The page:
BS: The characters throughout your work, and especially the young men, seem to struggle with accepting a kind of rugged masculinity that society seems to want them to embrace. Why do you think it’s so difficult for society to welcome a new brand of gentler masculinity?

NW: Fear. When the status quo is challenged, people freak out.

At first, I did so by merely existing: I have always been a sissy. I knew I was a sissy long before I knew I was gay. My voice has always been too high, my mannerisms too femme, my obsessions with Lisa Frank and nighttime soaps too girly or camp. I was tortured for it at school. Ostracized, spit on, teased — my experience with this kind of hate is nothing new for those of us who are different, and it taught me to lie, to deny myself, lest anyone suspect I might be gay, when, of course, I probably fooled no one.

It feels so good to have to have reached a point in my life (thanks to therapy) where I know, at least, this much is true: what a gift my queerness is. I treasure being gay. But I do still understand the fear that comes from dancing outside the strict bounds of masculinity that was foisted upon me since infancy. I think exploring this fear and this uncertainty is what drove me to write much of what became Sweet and Low.

Whether I want to be or not, I am in conversation with these ideas of place and feelings of placelessness that come from being a queer Southerner in exile.

BS: One of my favorite stories in Sweet and Low is the first one, “The Lovers.” Here, we find a widow and a lover uncovering secrets about a man they both loved. It’s a beautiful and moving story. I was especially drawn to a line that begins the final section of the story: “How well can you know a person?” It’s a haunting thought, especially in the context of the situation in the story, which I won’t spoil. What do you think is the answer to the question you present?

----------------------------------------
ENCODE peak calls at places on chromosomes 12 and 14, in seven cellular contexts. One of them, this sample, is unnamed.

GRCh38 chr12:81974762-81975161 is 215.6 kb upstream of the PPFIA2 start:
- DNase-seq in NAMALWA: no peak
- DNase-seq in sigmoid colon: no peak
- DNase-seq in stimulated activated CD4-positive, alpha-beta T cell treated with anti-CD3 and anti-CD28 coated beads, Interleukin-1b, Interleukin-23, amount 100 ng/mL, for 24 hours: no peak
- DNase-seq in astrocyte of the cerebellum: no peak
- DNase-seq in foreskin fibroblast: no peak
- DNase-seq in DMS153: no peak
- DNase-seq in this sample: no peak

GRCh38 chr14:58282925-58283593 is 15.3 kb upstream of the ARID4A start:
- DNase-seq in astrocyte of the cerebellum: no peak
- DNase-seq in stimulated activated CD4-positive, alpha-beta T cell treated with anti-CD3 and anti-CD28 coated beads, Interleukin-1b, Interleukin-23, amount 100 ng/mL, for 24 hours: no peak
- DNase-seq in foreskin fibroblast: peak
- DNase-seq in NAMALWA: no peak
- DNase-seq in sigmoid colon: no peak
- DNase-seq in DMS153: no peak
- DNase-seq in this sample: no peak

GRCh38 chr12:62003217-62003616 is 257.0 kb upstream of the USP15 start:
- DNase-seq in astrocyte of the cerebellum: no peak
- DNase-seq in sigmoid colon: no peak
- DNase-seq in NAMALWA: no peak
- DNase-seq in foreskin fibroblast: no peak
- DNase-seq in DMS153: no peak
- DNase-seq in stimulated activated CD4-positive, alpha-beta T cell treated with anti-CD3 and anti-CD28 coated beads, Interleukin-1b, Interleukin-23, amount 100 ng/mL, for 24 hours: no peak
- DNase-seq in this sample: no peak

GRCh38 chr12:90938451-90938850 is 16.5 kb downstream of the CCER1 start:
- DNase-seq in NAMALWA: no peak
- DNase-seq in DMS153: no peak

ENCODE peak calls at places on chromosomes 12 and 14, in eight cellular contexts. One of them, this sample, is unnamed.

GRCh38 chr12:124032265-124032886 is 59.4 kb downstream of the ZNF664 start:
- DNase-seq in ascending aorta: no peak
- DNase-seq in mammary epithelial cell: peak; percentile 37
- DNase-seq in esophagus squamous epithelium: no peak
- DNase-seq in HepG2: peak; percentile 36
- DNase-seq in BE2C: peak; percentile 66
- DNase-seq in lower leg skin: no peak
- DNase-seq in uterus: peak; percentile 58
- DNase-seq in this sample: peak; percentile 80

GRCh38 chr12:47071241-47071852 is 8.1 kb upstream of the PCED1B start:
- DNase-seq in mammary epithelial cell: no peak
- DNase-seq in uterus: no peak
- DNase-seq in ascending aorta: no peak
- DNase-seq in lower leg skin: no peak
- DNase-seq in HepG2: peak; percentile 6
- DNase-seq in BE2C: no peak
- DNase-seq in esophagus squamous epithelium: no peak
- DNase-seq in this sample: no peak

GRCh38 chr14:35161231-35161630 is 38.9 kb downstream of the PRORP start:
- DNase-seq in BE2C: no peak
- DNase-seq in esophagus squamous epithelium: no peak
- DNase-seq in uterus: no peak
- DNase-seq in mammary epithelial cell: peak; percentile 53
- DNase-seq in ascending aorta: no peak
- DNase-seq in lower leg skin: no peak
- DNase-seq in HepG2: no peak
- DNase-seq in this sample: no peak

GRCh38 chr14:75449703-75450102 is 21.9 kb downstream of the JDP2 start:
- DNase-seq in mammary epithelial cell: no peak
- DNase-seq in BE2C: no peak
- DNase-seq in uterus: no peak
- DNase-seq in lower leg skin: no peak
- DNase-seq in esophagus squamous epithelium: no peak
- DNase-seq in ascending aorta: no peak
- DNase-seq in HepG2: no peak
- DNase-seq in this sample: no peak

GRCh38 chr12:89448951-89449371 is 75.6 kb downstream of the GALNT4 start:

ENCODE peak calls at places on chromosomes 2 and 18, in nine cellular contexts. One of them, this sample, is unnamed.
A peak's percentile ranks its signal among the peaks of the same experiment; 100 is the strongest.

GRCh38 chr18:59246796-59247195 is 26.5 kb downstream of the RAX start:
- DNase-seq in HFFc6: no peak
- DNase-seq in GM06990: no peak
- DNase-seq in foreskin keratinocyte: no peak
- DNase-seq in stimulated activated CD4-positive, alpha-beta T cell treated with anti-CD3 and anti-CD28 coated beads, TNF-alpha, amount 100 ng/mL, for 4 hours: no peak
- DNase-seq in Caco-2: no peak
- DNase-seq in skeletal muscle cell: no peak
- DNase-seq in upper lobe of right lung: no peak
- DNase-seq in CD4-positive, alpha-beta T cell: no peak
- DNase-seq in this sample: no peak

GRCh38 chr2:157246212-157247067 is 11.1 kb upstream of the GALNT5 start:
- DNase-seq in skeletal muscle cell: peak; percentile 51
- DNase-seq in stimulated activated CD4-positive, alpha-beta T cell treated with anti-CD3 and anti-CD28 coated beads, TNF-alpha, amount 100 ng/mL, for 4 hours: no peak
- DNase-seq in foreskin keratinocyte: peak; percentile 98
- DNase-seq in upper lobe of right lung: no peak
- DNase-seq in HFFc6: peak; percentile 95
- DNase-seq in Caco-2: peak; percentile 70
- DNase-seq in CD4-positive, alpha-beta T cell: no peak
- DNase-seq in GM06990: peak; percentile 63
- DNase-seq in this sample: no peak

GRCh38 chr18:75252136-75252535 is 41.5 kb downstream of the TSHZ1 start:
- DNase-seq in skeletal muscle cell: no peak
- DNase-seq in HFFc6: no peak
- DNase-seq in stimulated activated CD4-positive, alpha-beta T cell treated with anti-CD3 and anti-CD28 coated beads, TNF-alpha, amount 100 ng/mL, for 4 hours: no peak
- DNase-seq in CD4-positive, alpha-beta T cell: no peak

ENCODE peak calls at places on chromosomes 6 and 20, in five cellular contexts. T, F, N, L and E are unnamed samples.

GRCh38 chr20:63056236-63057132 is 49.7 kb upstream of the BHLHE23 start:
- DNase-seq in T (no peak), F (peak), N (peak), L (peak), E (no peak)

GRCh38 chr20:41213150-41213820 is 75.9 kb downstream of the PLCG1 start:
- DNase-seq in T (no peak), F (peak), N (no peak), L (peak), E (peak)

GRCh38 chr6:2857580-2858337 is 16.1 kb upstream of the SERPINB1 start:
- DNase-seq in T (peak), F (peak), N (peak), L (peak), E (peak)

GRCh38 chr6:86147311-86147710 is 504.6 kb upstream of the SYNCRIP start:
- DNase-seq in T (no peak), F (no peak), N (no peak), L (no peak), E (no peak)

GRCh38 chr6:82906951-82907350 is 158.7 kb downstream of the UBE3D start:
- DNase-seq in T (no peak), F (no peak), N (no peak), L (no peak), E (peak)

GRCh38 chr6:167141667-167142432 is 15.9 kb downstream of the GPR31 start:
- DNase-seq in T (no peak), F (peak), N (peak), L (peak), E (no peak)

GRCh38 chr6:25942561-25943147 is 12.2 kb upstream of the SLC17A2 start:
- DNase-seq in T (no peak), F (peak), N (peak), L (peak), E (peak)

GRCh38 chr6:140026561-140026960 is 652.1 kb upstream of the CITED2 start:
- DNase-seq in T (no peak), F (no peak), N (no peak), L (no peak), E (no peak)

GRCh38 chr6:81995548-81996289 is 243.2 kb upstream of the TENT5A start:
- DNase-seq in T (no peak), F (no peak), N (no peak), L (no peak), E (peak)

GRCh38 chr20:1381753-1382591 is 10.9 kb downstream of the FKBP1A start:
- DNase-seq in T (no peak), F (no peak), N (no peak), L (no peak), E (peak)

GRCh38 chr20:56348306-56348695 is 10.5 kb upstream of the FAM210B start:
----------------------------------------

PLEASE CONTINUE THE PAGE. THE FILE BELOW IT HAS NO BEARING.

NW: I think about this question a lot. My answer wavers, depending on current mood and the amount of alcohol in my bloodstream. I am multitudes, Granddaddy Whitman says. And I am never exactly the same person at any given point in time. There is a version of myself that I become for my students, and a version of myself for my boyfriend, and a version of myself here and now in this interview. All of them are slightly different, but all are authentically me.

I think we can usually only ever know versions of each other. Maybe that is a good thing. Another question I think my characters should probably ask is “How well can you know yourself?” The answer to this one is perhaps too frightening to consider, so I won’t.

BS: You populate Sweet and Low with such dynamic characters. Many of them are mostly good people who make mistakes. There are a few, however, who are bad dudes. What’s your take on writing unlikeable characters? Are they necessary?